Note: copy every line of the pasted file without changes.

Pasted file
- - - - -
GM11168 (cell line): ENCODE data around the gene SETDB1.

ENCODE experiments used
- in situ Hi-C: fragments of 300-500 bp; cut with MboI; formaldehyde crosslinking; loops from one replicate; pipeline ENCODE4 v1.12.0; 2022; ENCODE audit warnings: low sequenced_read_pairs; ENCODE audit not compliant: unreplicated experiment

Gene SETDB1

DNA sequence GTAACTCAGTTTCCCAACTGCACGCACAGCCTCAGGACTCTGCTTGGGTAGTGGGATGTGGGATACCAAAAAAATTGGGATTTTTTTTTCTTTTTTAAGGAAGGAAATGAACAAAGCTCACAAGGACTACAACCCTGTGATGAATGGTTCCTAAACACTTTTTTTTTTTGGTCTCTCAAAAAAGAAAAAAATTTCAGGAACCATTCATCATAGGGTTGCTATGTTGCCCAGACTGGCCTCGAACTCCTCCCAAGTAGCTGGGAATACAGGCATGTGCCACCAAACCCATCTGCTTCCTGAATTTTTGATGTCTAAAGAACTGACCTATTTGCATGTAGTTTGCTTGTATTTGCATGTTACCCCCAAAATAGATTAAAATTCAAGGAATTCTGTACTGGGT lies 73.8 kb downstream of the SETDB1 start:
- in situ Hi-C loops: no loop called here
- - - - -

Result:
GM11168 (cell line): ENCODE data around the gene SETDB1.

ENCODE experiments used
- in situ Hi-C: fragments of 300-500 bp; cut with MboI; formaldehyde crosslinking; loops from one replicate; pipeline ENCODE4 v1.12.0; 2022; ENCODE audit warnings: low sequenced_read_pairs; ENCODE audit not compliant: unreplicated experiment

Gene SETDB1

DNA sequence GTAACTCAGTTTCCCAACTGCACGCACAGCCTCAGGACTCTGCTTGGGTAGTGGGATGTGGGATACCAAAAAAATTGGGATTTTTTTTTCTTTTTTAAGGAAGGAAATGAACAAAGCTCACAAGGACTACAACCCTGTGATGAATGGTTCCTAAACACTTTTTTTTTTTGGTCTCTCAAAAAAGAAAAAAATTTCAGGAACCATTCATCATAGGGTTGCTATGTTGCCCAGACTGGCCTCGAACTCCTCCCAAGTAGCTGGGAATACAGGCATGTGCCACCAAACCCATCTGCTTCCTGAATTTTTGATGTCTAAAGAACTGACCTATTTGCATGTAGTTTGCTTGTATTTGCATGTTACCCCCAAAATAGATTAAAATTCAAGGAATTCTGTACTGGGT lies 73.8 kb downstream of the SETDB1 start:
- in situ Hi-C loops: no loop called here